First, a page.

You have been pulled over for suspicion of driving under the influence of alcohol. Rather than taking you to the local hospital for a blood alcohol test, the officer decides to administer a breath test using one of the devices approved for testing in the Commonwealth of Pennsylvania. After the second test, the officer informs you that you are over the legal limit for driving and informs you that your blood alcohol content is .085, just over the limit of .080. While you did have a few drinks, you do not believe that you had enough to push you over the limit. So why have your results shown that you are over the limit? One reason may have to do with Henry’s Law.
Henry’s Law is a relationship between the concentration of dissolved gasses in a liquid to the concentration of the air above the liquid, or the saturation ratio of alcohol in the air in which the gas is contained. This is easy to understand when you think of how a person smells a scent such as tomato sauce when someone is making dinner. The pressure above the sauce is constant, the heat is constant, and the sauce is in direct contact with the air in which the scent is traveling. As the gas escapes the sauce, the saturation ratio in the air increases and the smell of dinner becomes perceivable.
The proportionality constant between the liquid and air concentration in Henry’s Law is the partition ratio. The partition ratio varies for different liquids and is strongly temperature dependent. A breath testing instrument assumes a partition ratio of 2100, and that value is used for calibration of breath testing instruments and is considered the equilibrium ratio of alcohol between a liquid and air.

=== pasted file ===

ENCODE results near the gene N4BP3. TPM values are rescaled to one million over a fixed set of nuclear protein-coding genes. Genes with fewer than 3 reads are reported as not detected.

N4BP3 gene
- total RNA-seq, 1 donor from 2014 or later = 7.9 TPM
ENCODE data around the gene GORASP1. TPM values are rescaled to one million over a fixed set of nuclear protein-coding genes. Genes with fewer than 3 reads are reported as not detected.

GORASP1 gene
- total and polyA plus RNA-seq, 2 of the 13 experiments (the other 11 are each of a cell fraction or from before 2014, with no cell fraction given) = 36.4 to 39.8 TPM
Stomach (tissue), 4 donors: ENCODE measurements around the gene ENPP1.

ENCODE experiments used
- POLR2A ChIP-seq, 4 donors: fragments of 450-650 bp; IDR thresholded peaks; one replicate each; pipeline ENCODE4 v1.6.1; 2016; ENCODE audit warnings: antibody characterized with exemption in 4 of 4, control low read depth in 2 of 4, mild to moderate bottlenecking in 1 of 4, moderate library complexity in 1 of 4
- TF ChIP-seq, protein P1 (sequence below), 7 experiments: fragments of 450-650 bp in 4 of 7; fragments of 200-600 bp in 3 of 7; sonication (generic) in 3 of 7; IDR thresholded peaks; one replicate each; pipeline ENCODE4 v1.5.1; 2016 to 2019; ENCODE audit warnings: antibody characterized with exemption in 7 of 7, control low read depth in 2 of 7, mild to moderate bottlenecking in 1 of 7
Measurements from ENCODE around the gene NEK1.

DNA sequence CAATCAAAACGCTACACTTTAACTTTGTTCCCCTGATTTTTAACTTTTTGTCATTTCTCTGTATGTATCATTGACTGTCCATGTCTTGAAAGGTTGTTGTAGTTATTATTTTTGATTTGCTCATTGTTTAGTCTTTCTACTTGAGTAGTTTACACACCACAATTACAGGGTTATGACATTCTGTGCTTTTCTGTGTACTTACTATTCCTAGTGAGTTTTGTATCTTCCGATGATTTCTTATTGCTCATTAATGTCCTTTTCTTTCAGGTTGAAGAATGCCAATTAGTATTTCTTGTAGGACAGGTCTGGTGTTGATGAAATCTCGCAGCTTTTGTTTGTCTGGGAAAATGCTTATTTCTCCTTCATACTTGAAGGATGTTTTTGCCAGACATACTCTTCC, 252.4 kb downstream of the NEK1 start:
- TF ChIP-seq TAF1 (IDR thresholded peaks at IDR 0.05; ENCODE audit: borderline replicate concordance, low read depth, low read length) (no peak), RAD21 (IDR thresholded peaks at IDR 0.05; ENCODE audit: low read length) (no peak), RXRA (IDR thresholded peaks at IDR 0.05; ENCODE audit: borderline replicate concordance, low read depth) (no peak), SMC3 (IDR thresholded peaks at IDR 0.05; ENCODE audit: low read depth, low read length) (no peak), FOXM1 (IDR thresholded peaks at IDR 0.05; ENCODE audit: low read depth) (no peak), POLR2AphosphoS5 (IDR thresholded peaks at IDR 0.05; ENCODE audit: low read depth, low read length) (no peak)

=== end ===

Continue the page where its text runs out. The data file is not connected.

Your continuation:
Variations in temperature have a profound effect on partition ratios. An average human being has a body temperature of 98.6 degrees Fahrenheit, but that can vary by as much as 1.8 degrees. This temperature variation may not seem significant to us most of the time; however, a 1.8 degree temperature increase can increase the partition ratio and increase breath alcohol concentration by as much as 6 1/2 per cent. This means that a breath concentration level of .080 can rise to a level of .085 with a body temperature increase of 1.8 degrees. Interestingly, it is normal for a person’s body temperature to vary by 1.8 degree throughout the day, and women normally experience a 1.8 degree variation during their menstrual cycle. Other factors can increase a person’s temperature including disease, physical trauma, or emotional trauma.
Blood hematocrit also significantly influences the proportion ratios of breath alcohol concentrations. Hematocrit is the amount of blood that is cellular and normally varies. When alcohol dissolves in the blood, it tends to go into the plasma, which is more watery, more than in the blood cells. Individuals with a higher hematocrit have a lower partition ratio and a higher breath alcohol concentration.
Currently, breath alcohol testing does not require measurement of either blood hematocrit or body temperature. For these reasons and more, testing an individual’s breath is far less accurate than testing a person’s blood. If you have been charged with driving under the influence of alcohol after the results of a breath test, schedule a consultation with one of our experienced attorneys. These experienced attorneys know best what challenges to raise to the tests that were administered.